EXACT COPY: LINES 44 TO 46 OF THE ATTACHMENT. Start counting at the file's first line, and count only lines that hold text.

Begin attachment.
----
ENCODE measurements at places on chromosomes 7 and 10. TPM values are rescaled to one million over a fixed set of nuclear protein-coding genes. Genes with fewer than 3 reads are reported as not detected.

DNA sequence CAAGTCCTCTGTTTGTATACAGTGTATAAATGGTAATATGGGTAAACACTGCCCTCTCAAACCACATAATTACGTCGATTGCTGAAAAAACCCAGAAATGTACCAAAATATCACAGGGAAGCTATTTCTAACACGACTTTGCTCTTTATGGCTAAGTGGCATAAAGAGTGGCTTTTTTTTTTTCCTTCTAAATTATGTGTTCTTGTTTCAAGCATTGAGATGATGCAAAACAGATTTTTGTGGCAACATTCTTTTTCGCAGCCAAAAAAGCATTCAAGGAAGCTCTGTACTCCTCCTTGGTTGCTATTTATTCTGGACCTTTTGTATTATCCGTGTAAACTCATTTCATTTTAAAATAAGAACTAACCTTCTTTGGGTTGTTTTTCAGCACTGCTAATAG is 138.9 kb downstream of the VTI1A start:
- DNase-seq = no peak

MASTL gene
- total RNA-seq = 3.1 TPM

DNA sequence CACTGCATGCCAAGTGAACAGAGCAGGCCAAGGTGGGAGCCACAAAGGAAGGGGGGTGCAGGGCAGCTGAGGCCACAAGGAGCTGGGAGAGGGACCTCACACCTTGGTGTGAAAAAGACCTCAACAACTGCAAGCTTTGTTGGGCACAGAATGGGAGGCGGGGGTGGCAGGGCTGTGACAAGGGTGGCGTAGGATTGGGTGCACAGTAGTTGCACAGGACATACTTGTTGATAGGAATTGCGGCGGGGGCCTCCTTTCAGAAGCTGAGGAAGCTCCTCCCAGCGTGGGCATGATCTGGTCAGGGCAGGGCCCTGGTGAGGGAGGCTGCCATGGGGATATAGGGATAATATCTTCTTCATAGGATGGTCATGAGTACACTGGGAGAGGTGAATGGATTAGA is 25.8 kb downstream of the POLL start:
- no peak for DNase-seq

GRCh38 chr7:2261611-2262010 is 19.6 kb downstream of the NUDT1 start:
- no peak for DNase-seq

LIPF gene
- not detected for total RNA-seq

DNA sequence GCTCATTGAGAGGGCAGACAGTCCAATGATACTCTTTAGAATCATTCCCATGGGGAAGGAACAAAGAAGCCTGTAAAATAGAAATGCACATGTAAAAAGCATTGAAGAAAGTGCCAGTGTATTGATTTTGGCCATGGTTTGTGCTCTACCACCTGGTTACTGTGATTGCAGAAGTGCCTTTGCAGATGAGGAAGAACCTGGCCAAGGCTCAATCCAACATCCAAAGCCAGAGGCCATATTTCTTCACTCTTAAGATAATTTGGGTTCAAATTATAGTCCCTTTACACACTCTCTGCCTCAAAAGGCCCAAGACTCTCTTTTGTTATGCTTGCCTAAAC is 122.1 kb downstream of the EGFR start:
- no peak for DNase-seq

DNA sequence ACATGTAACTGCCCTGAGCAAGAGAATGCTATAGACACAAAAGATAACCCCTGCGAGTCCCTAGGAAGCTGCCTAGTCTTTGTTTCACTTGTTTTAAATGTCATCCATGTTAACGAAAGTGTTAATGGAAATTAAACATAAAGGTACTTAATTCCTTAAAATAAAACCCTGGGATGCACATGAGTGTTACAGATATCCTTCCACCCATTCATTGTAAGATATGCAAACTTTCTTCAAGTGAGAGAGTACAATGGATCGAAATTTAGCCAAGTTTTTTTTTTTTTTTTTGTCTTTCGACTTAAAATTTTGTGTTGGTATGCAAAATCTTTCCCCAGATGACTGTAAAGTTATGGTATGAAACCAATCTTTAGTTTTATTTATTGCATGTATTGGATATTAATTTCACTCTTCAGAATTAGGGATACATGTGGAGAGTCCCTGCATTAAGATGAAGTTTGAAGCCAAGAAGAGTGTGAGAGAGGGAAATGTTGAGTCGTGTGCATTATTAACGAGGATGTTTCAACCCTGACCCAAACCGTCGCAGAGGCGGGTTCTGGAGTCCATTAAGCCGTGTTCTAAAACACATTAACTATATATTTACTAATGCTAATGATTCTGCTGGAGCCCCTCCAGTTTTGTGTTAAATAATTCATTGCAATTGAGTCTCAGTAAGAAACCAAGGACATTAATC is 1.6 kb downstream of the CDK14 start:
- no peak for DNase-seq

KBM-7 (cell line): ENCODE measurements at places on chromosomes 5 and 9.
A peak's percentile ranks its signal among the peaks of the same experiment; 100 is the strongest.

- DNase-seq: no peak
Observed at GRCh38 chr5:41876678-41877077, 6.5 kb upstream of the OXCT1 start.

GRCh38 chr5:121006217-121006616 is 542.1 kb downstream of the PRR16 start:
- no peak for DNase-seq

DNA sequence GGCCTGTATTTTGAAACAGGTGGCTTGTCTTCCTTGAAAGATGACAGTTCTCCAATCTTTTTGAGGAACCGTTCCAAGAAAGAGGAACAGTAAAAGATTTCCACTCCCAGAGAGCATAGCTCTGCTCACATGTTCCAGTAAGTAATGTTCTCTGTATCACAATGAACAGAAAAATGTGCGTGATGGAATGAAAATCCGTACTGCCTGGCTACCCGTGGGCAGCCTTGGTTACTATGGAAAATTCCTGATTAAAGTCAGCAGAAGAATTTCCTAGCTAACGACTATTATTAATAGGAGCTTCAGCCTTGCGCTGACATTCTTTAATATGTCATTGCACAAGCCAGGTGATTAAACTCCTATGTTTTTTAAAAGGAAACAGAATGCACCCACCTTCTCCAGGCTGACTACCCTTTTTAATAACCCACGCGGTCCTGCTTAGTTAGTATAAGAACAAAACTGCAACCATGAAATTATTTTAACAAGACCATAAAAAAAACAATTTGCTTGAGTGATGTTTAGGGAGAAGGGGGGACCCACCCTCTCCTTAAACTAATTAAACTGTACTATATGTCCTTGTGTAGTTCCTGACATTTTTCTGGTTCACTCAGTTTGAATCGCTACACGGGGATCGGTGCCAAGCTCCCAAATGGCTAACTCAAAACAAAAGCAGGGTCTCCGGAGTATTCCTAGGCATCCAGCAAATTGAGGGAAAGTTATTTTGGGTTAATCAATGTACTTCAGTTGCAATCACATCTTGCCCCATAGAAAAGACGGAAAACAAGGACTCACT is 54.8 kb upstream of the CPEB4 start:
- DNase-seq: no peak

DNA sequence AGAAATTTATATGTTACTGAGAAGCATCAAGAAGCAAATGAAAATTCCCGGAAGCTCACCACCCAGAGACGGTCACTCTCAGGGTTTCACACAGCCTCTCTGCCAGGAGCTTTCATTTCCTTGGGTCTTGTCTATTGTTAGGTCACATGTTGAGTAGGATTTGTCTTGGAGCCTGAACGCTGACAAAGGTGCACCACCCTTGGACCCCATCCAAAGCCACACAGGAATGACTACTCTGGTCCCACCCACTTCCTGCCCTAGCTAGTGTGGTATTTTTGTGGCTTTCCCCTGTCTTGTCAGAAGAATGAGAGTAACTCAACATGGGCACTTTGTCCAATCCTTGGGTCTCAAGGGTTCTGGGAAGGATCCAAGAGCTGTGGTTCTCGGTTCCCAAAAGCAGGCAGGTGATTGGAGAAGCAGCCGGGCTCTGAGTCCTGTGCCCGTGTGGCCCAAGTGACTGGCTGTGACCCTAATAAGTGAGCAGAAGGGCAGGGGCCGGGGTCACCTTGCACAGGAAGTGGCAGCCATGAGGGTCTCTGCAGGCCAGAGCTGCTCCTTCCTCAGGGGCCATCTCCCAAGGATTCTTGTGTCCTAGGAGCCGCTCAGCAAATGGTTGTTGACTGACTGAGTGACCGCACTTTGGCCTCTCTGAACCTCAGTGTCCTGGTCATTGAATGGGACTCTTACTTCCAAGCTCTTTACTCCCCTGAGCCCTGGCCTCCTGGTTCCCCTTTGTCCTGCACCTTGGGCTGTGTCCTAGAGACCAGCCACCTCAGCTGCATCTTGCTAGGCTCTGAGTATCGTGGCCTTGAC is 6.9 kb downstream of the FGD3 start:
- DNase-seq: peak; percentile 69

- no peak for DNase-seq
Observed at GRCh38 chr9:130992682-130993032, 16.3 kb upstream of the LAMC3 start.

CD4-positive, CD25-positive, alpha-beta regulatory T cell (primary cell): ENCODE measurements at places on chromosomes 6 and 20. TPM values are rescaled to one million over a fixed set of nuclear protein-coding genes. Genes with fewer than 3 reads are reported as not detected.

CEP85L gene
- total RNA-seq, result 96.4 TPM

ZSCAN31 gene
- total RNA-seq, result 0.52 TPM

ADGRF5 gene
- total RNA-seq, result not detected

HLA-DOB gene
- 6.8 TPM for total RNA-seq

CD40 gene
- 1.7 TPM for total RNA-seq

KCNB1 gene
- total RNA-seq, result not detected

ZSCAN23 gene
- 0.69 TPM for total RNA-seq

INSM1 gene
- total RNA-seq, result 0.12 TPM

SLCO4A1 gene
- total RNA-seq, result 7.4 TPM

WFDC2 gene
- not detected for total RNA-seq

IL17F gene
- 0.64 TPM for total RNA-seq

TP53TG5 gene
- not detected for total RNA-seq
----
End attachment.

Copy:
- total RNA-seq, result 0.12 TPM

SLCO4A1 gene
- total RNA-seq, result 7.4 TPM